For the purposes of the invention, fillers, in particular reinforcing fillers, are conventional organic and inorganic fillers, reinforcing agents, weighting agents, coating agents, etc. Specific examples are inorganic fillers, such as silicate minerals, for example phyllosilicates, such as antigorite, serpentine, hornblendes, amphiboles, chrysotile, and talc; metal oxides, such as kaolin, aluminum oxides, aluminum silicate, titanium oxides and iron oxides, metal salts, such as chalk, baryte and inorganic pigments, such as cadmium sulfide, zinc sulfide and glass particles. Examples of suitable organic fillers are carbon black, melamine, colophony, cyclopentadienyl resins and graft polymers.

The inorganic and organic fillers may be used individually or as mixtures and are advantageously introduced into the reaction mixture in amounts of from 0.5 to 50% by weight, preferably from 1 to 40% by weight, based on the weight of components (a) to (c).

Examples of suitable flameproofing agents are tricresyl phosphate, tris-(2-chloroethyl) phosphate, tris-(2-chloropropyl)phosphate, tris(1,3-dichloropropyl) phosphate, tris-(2,3-dibromopropyl) phosphate and tetrakis(2-chloroethyl)ethylene diphosphate.

In addition to the abovementioned halogen-substituted phosphates, it is also possible to use inorganic flameproofing agents, such as red phosphorus, expandable graphite, alumina oxide hydrate, antimony trioxide, arsenic oxide, ammonium polyphosphate and calcium sulfate, or cyanuric acid derivatives, e.g. melamine, or mixtures of two or more flameproofing agents, e.g. expandable graphite and ammonia polyphosphate, ammonium polyphosphates and melamine, and also, if desired, expandable graphite and/or starch, in order to flameproof the moldings produced according to the invention. In general, it has proven expedient to use from 2 to 50 parts by weight, preferably from 5 to 25 parts by weight, of said flameproofing agents or mixtures per 100 parts by weight of components (a) to (c).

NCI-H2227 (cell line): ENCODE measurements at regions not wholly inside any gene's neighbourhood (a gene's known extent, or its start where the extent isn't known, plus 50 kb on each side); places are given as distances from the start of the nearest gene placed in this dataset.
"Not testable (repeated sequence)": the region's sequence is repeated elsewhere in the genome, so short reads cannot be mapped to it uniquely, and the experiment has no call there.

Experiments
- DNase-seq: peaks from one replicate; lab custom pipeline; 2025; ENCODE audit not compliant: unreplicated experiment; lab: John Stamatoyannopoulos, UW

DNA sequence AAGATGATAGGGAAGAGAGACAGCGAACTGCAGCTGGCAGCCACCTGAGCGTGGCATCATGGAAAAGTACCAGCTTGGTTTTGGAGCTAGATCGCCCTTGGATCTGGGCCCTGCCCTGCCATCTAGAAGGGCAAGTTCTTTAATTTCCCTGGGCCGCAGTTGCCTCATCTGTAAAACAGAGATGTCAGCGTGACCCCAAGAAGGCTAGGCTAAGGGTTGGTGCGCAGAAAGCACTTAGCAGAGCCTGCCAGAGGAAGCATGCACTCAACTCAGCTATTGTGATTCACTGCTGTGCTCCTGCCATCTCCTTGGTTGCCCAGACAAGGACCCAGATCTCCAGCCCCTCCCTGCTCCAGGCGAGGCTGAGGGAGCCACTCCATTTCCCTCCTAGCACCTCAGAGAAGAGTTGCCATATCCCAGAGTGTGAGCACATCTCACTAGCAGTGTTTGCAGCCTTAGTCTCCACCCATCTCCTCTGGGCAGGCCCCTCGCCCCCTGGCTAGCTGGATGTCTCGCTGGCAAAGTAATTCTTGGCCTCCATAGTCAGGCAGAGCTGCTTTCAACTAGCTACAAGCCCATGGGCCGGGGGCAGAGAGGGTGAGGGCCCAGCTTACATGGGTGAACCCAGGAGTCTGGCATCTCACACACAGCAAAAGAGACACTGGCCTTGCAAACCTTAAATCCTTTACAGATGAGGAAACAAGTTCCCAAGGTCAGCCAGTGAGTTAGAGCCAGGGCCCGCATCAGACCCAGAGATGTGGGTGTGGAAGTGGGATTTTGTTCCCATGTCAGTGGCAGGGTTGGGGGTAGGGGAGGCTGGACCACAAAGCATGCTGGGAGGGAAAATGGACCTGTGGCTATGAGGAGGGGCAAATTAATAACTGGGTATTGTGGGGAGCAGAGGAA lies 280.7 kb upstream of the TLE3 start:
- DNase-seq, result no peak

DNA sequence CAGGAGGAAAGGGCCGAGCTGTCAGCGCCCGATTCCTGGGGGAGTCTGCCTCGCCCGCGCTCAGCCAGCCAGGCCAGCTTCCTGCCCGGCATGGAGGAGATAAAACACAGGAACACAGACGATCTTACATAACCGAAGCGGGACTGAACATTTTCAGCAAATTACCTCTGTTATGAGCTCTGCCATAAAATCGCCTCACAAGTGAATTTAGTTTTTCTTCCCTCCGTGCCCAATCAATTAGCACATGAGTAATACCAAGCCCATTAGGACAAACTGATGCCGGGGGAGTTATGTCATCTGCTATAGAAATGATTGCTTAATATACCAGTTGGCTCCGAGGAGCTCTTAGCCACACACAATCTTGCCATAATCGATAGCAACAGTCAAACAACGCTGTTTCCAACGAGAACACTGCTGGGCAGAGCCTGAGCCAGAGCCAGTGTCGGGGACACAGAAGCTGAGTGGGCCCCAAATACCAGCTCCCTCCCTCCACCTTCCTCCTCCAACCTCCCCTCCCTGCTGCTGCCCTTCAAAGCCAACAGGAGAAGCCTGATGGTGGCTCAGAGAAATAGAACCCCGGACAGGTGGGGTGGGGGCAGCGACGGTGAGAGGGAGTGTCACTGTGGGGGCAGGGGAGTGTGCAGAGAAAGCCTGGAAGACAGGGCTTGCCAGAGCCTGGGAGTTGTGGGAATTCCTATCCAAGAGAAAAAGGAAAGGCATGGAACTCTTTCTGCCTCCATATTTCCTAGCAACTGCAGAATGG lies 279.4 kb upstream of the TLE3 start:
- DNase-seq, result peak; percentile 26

Further details on the other conventional assistants and additives mentioned above can be obtained from the specialist literature, for example from the monograph by J. H. Saunders and K. C. Frisch, High Polymers, Volume XVI, Polyurethanes, Parts 1 and 2, Interscience Publishers 1962 and 1964 respectively, or Kunststoff-Handbuch, Polyurethane, Volume VII, Carl-Hahset-Verlag, Munich, Vienna, 1st and 2nd Editions, 1966 and 1983.

To produce the moldings, the organic modified or unmodified polyisocyanate (a), the relatively high-molecular-weight compound containing at least two reactive hydrogen atoms (b) and, if used, the low-molecular-weight chain extender and/or crosslinking agent are reacted in such amounts that the equivalence ratio between the NCO groups of the polyisocyanate (a) and the total number of reactive hydrogen atoms of component (b) and, if used, (c) is from 0.85 to 1.50:1, preferably from 0.95 to 1.15:1, in particular from 0.9 to 1.1:1.

The urethane-containing, rigid, semirigid or preferably soft-elastic moldings according to the invention can be produced by the prepolymer method or preferably by the one-shot process using the low-pressure method or the high-pressure method, in a closed, expediently heatable mold, for example a metallic mold, e.g. made of aluminum, cast iron or steel, or a mold made from a fiber-reinforced polyester or epoxy molding material. However, due to the good flow properties and the improved processing properties of the formulations, the moldings are preferably produced by reaction injection molding (RIM). These procedures are described, for example, by Piechota and Rohr in Integralschaumstoff, Carl-Hanser-Verlag, Munich, Vienna, 1975; D. J. Prepelka and J. L. Wharton in Journal of Cellular Plastics, March/April 1975, pages 87 to 98, U. Knipp in Journal of Cellular Plastics, March/April 1973, pages 76 to 84 and in the Kunststoff-Handbuch, Volume 7, Polyurethane, 2nd Edition, 1983, pages 333 ff.

It has proven particularly advantageous to use the two-component method and to combine components (b), (d), (e), (f) and, if used, (c) and (g) in component (A) and to use the organic polyisocyanate, the modified polyisocyanate (a) or the mixture of said polyisocyanates and, if desired, the blowing agent (d) as component (B).